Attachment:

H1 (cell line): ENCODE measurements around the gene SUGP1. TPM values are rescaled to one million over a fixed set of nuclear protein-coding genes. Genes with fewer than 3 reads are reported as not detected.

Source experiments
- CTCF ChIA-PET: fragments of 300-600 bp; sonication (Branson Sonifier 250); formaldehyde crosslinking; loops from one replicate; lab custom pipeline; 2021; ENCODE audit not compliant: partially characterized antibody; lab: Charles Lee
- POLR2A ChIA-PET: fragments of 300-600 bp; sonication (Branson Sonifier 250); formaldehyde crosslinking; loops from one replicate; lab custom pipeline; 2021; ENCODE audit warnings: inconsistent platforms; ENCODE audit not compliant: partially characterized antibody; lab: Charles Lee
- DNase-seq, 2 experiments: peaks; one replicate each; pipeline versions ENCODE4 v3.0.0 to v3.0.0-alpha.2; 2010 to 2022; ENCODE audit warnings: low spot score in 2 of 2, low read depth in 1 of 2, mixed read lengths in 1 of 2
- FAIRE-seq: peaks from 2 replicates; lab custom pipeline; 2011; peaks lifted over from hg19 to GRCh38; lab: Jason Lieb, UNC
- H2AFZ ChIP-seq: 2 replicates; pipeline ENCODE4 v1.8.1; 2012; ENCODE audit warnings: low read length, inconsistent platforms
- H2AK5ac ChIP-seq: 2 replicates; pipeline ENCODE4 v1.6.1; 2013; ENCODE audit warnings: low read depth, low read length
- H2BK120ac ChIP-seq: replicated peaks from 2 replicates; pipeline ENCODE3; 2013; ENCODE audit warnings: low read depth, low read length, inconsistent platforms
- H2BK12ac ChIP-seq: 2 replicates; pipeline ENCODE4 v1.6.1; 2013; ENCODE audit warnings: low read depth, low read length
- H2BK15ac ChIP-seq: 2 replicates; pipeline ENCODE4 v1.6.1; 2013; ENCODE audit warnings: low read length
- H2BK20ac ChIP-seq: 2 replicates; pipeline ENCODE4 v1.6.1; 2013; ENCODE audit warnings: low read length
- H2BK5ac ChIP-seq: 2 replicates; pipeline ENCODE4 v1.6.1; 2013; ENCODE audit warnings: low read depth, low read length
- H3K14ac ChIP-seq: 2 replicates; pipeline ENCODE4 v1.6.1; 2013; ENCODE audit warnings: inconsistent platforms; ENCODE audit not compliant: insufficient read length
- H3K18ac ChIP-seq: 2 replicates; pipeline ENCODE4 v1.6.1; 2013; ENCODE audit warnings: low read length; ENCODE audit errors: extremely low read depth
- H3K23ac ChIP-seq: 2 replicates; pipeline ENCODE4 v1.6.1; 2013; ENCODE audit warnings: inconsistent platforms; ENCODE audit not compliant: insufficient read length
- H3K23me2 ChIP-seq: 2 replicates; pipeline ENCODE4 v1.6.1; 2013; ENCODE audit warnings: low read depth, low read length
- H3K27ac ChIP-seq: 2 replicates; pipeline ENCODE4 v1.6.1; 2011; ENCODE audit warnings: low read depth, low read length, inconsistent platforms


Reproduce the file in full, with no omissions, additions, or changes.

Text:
H1 (cell line): ENCODE measurements around the gene SUGP1. TPM values are rescaled to one million over a fixed set of nuclear protein-coding genes. Genes with fewer than 3 reads are reported as not detected.

Source experiments
- CTCF ChIA-PET: fragments of 300-600 bp; sonication (Branson Sonifier 250); formaldehyde crosslinking; loops from one replicate; lab custom pipeline; 2021; ENCODE audit not compliant: partially characterized antibody; lab: Charles Lee
- POLR2A ChIA-PET: fragments of 300-600 bp; sonication (Branson Sonifier 250); formaldehyde crosslinking; loops from one replicate; lab custom pipeline; 2021; ENCODE audit warnings: inconsistent platforms; ENCODE audit not compliant: partially characterized antibody; lab: Charles Lee
- DNase-seq, 2 experiments: peaks; one replicate each; pipeline versions ENCODE4 v3.0.0 to v3.0.0-alpha.2; 2010 to 2022; ENCODE audit warnings: low spot score in 2 of 2, low read depth in 1 of 2, mixed read lengths in 1 of 2
- FAIRE-seq: peaks from 2 replicates; lab custom pipeline; 2011; peaks lifted over from hg19 to GRCh38; lab: Jason Lieb, UNC
- H2AFZ ChIP-seq: 2 replicates; pipeline ENCODE4 v1.8.1; 2012; ENCODE audit warnings: low read length, inconsistent platforms
- H2AK5ac ChIP-seq: 2 replicates; pipeline ENCODE4 v1.6.1; 2013; ENCODE audit warnings: low read depth, low read length
- H2BK120ac ChIP-seq: replicated peaks from 2 replicates; pipeline ENCODE3; 2013; ENCODE audit warnings: low read depth, low read length, inconsistent platforms
- H2BK12ac ChIP-seq: 2 replicates; pipeline ENCODE4 v1.6.1; 2013; ENCODE audit warnings: low read depth, low read length
- H2BK15ac ChIP-seq: 2 replicates; pipeline ENCODE4 v1.6.1; 2013; ENCODE audit warnings: low read length
- H2BK20ac ChIP-seq: 2 replicates; pipeline ENCODE4 v1.6.1; 2013; ENCODE audit warnings: low read length
- H2BK5ac ChIP-seq: 2 replicates; pipeline ENCODE4 v1.6.1; 2013; ENCODE audit warnings: low read depth, low read length
- H3K14ac ChIP-seq: 2 replicates; pipeline ENCODE4 v1.6.1; 2013; ENCODE audit warnings: inconsistent platforms; ENCODE audit not compliant: insufficient read length
- H3K18ac ChIP-seq: 2 replicates; pipeline ENCODE4 v1.6.1; 2013; ENCODE audit warnings: low read length; ENCODE audit errors: extremely low read depth
- H3K23ac ChIP-seq: 2 replicates; pipeline ENCODE4 v1.6.1; 2013; ENCODE audit warnings: inconsistent platforms; ENCODE audit not compliant: insufficient read length
- H3K23me2 ChIP-seq: 2 replicates; pipeline ENCODE4 v1.6.1; 2013; ENCODE audit warnings: low read depth, low read length
- H3K27ac ChIP-seq: 2 replicates; pipeline ENCODE4 v1.6.1; 2011; ENCODE audit warnings: low read depth, low read length, inconsistent platforms